Speaking two languages can delay the onset of Alzheimer’s Disease

A brain scan image with sections picked out in red and yellow and others in turquoise and dark blue

Alzheimer's could be staved off by learning another language

The benefits of being bilingual can extend beyond being able to locate the toilets when holidaying abroad.

A team of researchers have found that a lifelong use of two or more languages can delay the onset of Alzheimer’s disease. Their study focussed on patients diagnosed with probable Alzheimer’s.

The age the symptoms of the degenerative brain disease presented, along with patients’ educational and language histories, was recorded by the researchers. Of the 211 patients, 109 were classified as monolingual, and 102 as fluent in two or more languages.

The study found that bilingual patients first reported symptoms of the disease around five years later than monolingual patients.

This work provides additional evidence to past research that suggests bilingualism can help slow symptoms of Alzheimer’s as well as other forms of dementia.

“All the patients in the study had been diagnosed with Alzheimer’s, so clearly bilingualism does not prevent the onset of dementia,” said study co-author Ellen Bialystok, research professor of psychology in York’s Faculty of Health, Canada.

“Instead, our results show that people who have been lifelong bilinguals have built up a cognitive reserve that allows them to cope with the disease for a longer period of time before showing symptoms” she continued.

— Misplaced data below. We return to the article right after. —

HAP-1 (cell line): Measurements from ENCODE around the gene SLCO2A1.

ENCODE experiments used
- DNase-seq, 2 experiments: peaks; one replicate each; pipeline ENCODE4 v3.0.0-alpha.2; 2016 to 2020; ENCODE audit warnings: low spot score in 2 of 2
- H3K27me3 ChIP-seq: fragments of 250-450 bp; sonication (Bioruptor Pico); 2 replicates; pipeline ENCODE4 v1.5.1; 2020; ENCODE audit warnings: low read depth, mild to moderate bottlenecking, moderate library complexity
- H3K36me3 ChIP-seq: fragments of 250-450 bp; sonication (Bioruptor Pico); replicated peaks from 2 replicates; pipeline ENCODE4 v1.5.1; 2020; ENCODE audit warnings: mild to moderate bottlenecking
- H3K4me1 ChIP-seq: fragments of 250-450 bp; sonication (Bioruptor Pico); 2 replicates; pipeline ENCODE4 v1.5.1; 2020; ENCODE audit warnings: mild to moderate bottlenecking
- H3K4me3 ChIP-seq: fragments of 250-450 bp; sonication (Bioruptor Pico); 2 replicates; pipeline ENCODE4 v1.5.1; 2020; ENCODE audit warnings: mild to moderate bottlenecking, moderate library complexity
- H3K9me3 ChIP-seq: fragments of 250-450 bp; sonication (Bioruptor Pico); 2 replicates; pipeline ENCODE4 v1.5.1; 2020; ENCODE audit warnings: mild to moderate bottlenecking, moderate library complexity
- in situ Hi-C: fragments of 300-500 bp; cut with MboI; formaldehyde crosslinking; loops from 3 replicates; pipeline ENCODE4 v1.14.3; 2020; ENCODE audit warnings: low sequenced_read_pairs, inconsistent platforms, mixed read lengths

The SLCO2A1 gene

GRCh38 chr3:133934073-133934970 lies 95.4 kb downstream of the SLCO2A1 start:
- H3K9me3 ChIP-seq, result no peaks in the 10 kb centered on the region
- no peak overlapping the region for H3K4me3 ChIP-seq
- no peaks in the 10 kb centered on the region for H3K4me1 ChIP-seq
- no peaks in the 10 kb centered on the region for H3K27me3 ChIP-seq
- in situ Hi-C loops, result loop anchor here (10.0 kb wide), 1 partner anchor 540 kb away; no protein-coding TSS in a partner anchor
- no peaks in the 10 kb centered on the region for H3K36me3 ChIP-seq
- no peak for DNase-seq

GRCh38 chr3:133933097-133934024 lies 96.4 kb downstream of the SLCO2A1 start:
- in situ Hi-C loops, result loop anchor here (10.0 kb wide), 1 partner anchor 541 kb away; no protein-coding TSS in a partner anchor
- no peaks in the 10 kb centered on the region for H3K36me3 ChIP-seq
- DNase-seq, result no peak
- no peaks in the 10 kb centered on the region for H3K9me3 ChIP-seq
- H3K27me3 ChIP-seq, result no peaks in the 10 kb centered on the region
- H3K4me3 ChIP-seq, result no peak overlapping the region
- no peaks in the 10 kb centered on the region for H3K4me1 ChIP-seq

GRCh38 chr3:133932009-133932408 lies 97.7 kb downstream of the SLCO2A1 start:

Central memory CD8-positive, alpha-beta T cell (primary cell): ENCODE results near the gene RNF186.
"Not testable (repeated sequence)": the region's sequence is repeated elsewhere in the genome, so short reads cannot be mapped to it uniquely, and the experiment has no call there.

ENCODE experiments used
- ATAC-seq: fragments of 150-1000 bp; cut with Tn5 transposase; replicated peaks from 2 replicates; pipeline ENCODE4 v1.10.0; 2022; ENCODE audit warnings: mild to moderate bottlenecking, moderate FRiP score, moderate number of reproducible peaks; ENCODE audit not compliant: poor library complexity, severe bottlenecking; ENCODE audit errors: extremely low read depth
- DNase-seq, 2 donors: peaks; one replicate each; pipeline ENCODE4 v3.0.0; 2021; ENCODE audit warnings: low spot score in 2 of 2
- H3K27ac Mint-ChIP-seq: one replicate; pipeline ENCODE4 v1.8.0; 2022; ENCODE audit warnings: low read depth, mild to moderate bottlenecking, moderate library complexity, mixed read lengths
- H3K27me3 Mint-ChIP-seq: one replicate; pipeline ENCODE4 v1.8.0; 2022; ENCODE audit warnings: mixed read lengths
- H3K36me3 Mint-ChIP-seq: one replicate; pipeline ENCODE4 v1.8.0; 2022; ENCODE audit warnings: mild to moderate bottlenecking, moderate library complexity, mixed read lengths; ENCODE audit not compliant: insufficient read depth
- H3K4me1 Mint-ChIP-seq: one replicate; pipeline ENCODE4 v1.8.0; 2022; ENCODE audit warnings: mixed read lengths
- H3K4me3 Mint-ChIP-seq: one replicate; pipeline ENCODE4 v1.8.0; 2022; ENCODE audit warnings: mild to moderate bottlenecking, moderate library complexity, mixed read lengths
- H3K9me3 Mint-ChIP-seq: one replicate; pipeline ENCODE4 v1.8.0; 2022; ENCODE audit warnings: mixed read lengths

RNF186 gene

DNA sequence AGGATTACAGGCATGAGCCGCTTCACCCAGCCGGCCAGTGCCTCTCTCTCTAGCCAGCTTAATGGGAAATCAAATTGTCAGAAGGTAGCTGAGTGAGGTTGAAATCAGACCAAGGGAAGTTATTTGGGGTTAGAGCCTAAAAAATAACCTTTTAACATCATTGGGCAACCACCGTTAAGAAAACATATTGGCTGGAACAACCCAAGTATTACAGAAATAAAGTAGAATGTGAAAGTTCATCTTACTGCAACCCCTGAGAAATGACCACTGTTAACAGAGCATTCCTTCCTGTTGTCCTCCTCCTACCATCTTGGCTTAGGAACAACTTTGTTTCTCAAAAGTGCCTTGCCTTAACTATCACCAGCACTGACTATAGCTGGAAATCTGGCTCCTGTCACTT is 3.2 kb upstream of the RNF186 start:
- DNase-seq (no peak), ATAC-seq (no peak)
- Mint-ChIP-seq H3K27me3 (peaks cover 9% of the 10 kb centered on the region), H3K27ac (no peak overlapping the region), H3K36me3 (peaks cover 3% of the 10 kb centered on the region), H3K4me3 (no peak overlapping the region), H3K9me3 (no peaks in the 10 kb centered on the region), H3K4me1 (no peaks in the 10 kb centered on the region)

Characterised by memory loss and confusion, Alzheimer’s is the most common form of dementia, usually affecting people over the age of 65.

The cause of the disease is still not known, but research has linked it with brain protein deposits known as beta-amyloid plaques and twisted protein fibres – neurofibrillary tangles – inside the brain.

A study by the Alzheimer’s Society, published in 2007, predicted that the number of people suffering from the disease in the UK could be over a million by 2025.

“Overall, bilingualism should be seen as an important tool for healthy aging, along with exercise, diet, and other lifestyle choices,” said Professor Bialystok.

“It’s also another reason to encourage people in multicultural societies like ours to keep speaking their native tongue and pass it along to their children” she continued.

Picture courtesy of the US National Institute on Aging, Alzheimer’s Disease Education and Referral Center


ResearchBlogging.org

Craik, F., Bialystok, E., & Freedman, M. (2010). Delaying the onset of Alzheimer disease: Bilingualism as a form of cognitive reserve Neurology, 75 (19), 1726-1729 DOI: 10.1212/WNL.0b013e3181fc2a1c

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